Monday, 28 March 2011

Blackmore: New Insights into Tree-Ring Dating

Tree ring dating (or dendrochronology) has been with us for a number of years. The science has helped historians understand and sometimes reinterpret the history of an individual building, and its context within a community. This was the case at Blackmore a few years ago when Dr Martin Bridge was commissioned by the Parochial Church Council (with 100% grant support) to attempt to date the bell tower of the Priory Church of St Laurence.

The result, a construction date of 1400 or, at most, two years’ afterwards, was much earlier than anyone had previously thought and caused the understanding of the building’s history to change. Historians learned that the bell tower was almost contemporary with the construction of the roof over the nave and chancel (1381 – 97: being the date range of the 16 painted shields on the ceiling) and the likely piercing of a north door for parishioners’ use when the great west door was stopped up.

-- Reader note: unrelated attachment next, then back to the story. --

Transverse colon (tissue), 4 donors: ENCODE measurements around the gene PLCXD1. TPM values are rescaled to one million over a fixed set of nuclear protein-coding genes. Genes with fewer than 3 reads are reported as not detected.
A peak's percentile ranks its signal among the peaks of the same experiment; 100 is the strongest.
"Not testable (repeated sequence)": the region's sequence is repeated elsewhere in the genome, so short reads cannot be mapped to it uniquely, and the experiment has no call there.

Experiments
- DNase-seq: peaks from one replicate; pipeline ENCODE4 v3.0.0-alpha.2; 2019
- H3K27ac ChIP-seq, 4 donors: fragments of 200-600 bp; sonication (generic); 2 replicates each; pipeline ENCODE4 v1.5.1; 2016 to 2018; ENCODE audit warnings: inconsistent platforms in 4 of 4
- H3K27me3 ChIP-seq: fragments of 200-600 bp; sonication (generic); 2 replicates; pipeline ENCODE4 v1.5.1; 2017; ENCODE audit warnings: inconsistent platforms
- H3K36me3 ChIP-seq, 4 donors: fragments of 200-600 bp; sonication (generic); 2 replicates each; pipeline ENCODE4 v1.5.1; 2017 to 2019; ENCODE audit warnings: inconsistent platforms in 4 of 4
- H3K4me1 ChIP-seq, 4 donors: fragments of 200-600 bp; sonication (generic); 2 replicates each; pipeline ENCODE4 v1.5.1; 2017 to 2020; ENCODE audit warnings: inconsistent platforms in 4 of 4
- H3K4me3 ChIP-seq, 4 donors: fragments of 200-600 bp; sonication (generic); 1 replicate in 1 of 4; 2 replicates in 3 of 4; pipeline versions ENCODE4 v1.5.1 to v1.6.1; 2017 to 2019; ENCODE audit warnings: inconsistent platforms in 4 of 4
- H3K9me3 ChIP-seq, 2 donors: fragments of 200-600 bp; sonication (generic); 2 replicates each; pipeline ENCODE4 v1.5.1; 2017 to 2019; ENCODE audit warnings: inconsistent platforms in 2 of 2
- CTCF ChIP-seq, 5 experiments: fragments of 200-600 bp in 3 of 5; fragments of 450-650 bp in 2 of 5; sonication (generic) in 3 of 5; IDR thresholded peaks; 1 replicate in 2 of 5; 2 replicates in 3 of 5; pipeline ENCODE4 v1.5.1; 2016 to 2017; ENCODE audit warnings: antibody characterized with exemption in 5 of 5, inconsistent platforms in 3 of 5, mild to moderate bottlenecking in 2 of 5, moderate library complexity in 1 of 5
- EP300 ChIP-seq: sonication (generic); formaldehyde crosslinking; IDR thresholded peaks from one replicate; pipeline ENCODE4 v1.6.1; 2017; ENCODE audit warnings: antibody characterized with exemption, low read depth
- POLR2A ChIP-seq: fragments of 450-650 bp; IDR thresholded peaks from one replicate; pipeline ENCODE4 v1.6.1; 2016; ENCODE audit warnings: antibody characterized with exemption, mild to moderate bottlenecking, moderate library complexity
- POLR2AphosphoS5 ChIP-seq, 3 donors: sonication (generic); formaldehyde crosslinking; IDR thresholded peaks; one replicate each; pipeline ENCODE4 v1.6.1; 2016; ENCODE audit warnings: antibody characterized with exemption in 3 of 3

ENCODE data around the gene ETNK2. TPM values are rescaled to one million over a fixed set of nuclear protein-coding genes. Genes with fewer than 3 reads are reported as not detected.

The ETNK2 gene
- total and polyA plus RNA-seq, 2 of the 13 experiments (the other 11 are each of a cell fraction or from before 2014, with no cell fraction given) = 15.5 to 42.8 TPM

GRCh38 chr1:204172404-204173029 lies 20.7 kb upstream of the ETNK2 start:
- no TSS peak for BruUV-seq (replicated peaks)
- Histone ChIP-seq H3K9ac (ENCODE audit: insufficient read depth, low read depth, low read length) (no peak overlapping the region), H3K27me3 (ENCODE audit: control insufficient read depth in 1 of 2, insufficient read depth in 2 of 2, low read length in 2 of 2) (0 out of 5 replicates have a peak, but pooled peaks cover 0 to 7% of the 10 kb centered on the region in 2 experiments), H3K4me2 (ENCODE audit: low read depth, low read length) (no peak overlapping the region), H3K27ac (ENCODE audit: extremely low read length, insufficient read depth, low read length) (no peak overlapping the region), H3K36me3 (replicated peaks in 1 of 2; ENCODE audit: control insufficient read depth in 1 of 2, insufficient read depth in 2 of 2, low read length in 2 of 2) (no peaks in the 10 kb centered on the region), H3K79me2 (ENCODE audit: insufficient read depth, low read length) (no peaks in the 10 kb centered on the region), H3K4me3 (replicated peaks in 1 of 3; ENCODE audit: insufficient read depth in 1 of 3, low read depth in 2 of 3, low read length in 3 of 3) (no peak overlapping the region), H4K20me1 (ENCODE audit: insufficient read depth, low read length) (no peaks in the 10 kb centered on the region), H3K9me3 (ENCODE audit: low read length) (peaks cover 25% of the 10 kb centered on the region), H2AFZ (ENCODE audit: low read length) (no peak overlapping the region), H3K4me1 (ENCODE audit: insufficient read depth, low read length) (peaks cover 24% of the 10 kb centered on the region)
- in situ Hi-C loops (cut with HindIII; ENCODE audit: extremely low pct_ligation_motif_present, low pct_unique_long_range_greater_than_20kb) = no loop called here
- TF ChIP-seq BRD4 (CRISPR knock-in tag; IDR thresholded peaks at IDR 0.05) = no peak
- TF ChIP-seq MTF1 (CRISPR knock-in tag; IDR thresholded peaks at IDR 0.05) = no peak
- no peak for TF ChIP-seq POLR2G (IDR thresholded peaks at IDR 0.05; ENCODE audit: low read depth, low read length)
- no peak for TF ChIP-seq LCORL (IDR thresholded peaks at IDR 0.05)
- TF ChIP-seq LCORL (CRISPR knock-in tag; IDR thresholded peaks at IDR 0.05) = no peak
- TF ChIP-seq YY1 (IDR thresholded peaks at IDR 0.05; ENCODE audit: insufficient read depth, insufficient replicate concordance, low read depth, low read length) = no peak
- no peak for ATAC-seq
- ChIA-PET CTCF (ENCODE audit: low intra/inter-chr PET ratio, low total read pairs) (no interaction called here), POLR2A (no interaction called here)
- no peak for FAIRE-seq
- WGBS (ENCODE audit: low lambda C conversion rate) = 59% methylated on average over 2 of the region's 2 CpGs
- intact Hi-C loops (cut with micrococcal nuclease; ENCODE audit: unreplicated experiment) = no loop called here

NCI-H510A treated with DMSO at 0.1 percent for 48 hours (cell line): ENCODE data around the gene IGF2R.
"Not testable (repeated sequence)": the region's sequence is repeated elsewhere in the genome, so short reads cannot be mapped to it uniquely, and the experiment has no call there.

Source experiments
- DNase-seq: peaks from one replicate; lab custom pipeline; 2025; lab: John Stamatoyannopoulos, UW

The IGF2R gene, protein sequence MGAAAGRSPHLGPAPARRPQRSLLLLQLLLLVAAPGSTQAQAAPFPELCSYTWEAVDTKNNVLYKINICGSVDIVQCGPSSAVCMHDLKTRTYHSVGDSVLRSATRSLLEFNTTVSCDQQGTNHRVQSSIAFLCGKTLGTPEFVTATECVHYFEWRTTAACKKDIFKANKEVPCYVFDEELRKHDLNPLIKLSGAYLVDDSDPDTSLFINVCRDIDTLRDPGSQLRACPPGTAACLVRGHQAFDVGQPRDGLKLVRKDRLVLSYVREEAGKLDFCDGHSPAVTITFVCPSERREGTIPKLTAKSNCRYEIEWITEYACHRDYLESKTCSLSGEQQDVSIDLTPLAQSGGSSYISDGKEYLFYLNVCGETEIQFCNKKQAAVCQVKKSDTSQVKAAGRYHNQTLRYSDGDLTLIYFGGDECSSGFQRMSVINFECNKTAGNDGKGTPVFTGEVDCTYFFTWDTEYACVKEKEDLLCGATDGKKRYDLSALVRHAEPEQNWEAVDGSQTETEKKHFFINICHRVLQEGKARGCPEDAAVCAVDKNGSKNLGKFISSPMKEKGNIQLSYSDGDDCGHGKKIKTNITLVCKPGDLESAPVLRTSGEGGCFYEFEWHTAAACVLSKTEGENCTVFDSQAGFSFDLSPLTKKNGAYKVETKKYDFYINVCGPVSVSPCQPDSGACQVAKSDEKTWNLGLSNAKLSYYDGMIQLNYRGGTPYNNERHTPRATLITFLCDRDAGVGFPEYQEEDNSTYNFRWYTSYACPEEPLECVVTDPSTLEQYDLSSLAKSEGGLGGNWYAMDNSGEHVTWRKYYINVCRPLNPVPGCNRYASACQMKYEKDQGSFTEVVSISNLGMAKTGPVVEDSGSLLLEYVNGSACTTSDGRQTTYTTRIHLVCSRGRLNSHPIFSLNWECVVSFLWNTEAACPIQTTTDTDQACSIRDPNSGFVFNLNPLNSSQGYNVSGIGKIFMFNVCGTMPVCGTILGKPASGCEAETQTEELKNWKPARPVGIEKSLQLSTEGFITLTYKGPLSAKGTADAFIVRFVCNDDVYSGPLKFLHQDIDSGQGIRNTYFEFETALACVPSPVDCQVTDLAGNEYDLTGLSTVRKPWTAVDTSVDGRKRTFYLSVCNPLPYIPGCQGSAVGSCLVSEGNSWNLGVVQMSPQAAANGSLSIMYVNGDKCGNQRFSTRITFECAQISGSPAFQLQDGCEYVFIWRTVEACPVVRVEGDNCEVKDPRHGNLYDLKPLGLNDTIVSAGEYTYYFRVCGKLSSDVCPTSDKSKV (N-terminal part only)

Almost seven years after the dating work was completed, Dr Martin Bridge gave a talk to the High Country History Group on his specialist topic. With every new and successful commission a greater understanding of timber use can be gleaned. Recent research has indicated the possibility that the timbers to build the ‘Mary Rose’ could have been sourced from many locations, from across southern England to the Welsh Marches. This makes stronger the discussion set forth in Dr Bridge’s 2004 report on Blackmore’s bell tower that its oak may have not necessarily been sourced locally.

“The very poor timber matching between the individual samples is remarkable, and again underlines the idea that timber may have been gathered from several woodlands, although the matching characteristics of the site chronology suggest the sources would have been relatively local. It is also of note that many of the sites with which the tree-ring series match best have monastic / ecclesiastical connections, matching is less good with close secular sites (for example Little Braxted, Dunmow, Good Easter and Fyfield, all within a 25km range).”

Martin Bridge also talked about the work his colleague did on St Andrew’s Church at Greensted. The results confirmed the date of construction to be much later than had been thought, destroying the age-old legend that it had been used as a resting place for St Edmund’s body in 1013. That said it remains one of the most ancient buildings in the county.

As the body of evidence grows on this subject, further insights may still be realised.

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